Policeman jailed for selling crash data to claims firm – which were sold on to law firms

Police: Constable accessed personal data on 21,802 occasions

Two married constables working for Lancashire Police were sentenced last month for stealing police data about car crashes and selling it to claims firms for £363,000.

An investigation began in 2014 after people complained they were getting calls from law firms when they had not given their details to anyone other than the police.

One man was even contacted by a claims firm before a police officer had arrived to investigate his report of a collision.

Nigel Mungur was sentenced to five years in prison and Nicola Mungur received a 12-month conditional discharge at Chester Crown Court. A third person, John Helton, was sentenced to two years in prison suspended for two years and ordered to carry out 300 hours of unpaid work.

According to the Crown Prosecution Service, over seven years Nigel Mungur accessed the personal data of individuals involved in road traffic collisions on 21,802 occasions.

He set up a firm called the Personal Injury Company and used it to sell the stolen police data to claims companies. When the company licence was revoked in early 2009, he applied to set up another, paying the registration fee with a cheque signed by his wife to avoid the application being rejected.

John Helton was a contractor for a claims firm who was paid on the basis of cases he referred to the firm. Nigel Mungur passed the personal data onto him and he would sell it to the firm. The pair would then share the money paid out.

Nigel Mungur would upload up to 960 screen shots of confidential information from the police computer at a time to a virtual storage site and share a link to the images with Helton. The information included the time, date and place of collisions and the personal details of people reporting incidents to the police.

Nigel Mungur also sent text messages to his wife referring to payments received and how much money they would make in the coming year. In one message he complained to her that he was the one “taking all of the risks”.

Nigel Mungur pleaded guilty to misconduct in public office and conspiracy to convert criminal property. Nicola Mungur pleaded guilty to obtaining personal data and Helton admitted conspiracy to convert criminal property and conspiracy to commit unauthorised access to a computer.

Senior Crown prosecutor Richard Riley said: “Nigel Mungur’s greed led him to take the leading role in stealing confidential information held on a police database and sell it for profit.

“Nicola Mungur was clearly aware of her husband’s crimes and encouraged, connived and acquiesced in them by turning a blind eye and the pair reaped the financial rewards.

“The public expect a high standard of behaviour from the police but the Mungurs’ conduct fell short of their duty and now they are paying the price.”

Meanwhile, two men were yesterday found guilty of conspiracy to pervert the course of justice by trying to bribe a jury to return not guilty verdicts in a ‘cash for crash’ prosecution after an innocent passenger was killed.

Shahrear Miah and Abdilahi Ahmed were found guilty of the conspiracy charge at Leeds Crown Court after five other defendants – Raja Hussain, Jonaade Hussain, Waqas Ahmad, Zafarullah Ahmad and Jamie Lee Lawson – had pleaded guilty at an earlier hearing.

The CPS said their conspiracy concerned a trial of four other people for a ‘cash for crash’ insurance fraud.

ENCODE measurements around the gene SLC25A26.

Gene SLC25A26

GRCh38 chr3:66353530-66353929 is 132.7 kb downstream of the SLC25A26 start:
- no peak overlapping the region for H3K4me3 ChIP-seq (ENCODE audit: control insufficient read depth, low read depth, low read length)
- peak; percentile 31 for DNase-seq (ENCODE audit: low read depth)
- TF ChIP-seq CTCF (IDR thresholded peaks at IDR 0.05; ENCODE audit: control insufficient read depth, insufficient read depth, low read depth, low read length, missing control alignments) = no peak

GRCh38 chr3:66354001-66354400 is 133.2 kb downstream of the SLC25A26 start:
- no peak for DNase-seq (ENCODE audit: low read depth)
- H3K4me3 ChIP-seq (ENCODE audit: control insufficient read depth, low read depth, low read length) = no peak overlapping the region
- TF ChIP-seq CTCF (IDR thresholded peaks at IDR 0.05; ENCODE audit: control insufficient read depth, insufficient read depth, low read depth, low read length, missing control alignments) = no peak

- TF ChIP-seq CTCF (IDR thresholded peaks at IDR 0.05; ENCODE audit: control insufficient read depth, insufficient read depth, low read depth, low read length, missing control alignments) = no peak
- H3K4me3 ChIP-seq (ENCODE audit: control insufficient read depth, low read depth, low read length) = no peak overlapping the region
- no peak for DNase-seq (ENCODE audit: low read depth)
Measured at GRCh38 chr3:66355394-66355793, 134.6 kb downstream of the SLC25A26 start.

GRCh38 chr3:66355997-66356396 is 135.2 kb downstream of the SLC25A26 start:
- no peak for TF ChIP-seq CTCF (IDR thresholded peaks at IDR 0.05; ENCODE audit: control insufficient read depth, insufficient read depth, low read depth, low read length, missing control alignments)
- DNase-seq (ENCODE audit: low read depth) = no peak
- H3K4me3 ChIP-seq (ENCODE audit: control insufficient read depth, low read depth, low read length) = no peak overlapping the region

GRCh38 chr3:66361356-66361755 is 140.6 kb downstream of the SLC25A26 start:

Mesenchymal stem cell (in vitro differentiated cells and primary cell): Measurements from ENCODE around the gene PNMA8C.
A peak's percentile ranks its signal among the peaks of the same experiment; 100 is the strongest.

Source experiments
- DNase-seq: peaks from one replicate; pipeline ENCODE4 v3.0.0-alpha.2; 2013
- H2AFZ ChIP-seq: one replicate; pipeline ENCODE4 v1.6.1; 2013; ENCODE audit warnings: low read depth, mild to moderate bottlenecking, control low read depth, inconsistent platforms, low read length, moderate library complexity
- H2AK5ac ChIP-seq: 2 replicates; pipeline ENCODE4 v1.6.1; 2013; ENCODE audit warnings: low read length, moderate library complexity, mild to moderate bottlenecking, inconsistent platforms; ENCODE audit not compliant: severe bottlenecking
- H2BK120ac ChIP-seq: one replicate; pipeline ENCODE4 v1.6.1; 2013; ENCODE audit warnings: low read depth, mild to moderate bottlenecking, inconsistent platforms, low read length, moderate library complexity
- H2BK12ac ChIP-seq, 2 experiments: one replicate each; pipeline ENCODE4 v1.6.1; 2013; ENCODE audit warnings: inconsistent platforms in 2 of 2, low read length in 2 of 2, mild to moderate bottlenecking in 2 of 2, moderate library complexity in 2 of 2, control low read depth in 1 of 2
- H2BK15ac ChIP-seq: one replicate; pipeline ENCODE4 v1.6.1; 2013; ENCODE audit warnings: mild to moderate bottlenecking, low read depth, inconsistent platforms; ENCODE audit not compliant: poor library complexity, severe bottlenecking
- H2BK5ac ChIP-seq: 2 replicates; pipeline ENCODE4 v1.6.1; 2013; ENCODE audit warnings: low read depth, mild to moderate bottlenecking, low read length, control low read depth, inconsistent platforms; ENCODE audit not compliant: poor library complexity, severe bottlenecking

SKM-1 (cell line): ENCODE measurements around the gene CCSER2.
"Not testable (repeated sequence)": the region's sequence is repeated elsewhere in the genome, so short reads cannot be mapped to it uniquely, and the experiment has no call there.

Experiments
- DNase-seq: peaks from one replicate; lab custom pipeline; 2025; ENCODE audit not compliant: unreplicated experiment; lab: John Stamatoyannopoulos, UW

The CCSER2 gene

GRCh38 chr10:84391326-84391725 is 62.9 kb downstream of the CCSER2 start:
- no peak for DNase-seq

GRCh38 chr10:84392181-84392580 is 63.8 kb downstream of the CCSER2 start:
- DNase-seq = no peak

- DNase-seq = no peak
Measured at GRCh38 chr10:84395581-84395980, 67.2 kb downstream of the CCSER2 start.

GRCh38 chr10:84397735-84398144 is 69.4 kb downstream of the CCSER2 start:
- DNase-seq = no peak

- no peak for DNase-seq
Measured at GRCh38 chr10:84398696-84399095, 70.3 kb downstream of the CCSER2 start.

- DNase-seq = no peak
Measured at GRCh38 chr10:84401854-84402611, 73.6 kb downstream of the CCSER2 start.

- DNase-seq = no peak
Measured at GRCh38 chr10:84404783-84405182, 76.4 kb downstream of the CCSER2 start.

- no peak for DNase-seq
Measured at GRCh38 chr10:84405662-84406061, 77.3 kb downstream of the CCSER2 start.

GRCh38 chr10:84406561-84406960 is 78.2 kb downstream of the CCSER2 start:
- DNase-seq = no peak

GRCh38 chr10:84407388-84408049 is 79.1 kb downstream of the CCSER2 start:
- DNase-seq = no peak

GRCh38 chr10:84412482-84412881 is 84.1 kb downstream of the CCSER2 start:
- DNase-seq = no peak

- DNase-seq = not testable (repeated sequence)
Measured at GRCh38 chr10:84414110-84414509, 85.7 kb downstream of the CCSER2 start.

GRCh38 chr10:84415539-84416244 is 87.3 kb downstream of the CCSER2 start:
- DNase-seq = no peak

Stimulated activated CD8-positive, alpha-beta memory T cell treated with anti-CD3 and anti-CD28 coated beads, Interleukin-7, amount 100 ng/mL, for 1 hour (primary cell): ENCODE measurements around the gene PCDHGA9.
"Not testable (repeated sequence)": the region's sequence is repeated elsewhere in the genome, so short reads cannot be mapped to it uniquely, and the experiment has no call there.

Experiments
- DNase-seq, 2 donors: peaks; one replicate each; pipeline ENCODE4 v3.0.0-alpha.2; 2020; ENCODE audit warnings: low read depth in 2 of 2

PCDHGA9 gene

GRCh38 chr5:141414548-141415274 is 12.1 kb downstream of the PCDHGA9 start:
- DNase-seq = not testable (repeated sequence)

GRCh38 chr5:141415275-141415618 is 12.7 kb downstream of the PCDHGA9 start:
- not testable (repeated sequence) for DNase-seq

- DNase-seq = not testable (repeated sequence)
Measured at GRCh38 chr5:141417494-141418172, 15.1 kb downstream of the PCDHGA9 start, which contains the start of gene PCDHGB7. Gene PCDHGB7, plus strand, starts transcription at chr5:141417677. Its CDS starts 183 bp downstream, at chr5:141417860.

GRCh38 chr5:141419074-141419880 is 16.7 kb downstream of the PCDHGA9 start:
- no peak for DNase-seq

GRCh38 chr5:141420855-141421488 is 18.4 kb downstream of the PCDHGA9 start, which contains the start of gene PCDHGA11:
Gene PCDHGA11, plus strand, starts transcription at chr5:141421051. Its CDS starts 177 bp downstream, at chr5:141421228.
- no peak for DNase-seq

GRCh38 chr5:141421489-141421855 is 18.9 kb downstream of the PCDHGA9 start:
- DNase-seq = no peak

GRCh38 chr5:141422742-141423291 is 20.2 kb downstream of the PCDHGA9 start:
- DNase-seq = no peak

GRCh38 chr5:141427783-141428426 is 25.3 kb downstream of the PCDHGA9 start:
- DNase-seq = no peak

The ‘accident’ was staged in Leeds in September 2014. The impact killed the 88-year-old passenger in the targeted car. Three of the four people were convicted of manslaughter, and all of conspiracy to pervert the course of justice and conspiracy to defraud. They were sentenced to over 37 years in prison between them.

Senior Crown prosecutor Julian Briggs said the seven conspiracy defendants had offered £500 each to five of the jurors in the trial to return not guilty verdicts, or to disrupt proceedings to such an extent that a re-trial was forced.

He said: “Analysis of CCTV and mobile phone evidence obtained by the police enabled the CPS to show that the defendants had identified the jurors as they assembled outside court after the fire alarm had been deliberately triggered by one of the defendants.

“Having identified the jurors in this way, five of them were approached separately in a bid to persuade them to return specific verdicts.

“However, events did not unfold as the conspirators anticipated. The jurors immediately and properly reported to the Judge what had happened, the whole jury was discharged, and the verdicts were returned by the judge himself.”

The seven will be sentenced tomorrow and Friday at Leeds Crown Court.


Leave a Comment

By clicking Submit you consent to Legal Futures storing your personal data and confirm you have read our Privacy Policy and section 5 of our Terms & Conditions which deals with user-generated content. All comments will be moderated before posting.

Required fields are marked *
Email address will not be published.

This site uses Akismet to reduce spam. Learn how your comment data is processed.


Litigators reap the benefits of technology adoption

The coronavirus pandemic has plunged many litigators head-first into a new world of digital case management, and virtual and hybrid hearings.

Can data analytics unlock the potential for diversity in the law?

Data, equity and inclusion analytics can play a pivotal role in increasing diversity and inclusion efforts by enabling organisations to effectively identify gaps, prioritise action and measure progress.

Jeff Zindani

The growth game – better to buy than build?

A law firm without a growth strategy is like any business that fails to plan for the future. It may continue to thrive in the short term but in the long term it is unlikely to succeed.

Loading animation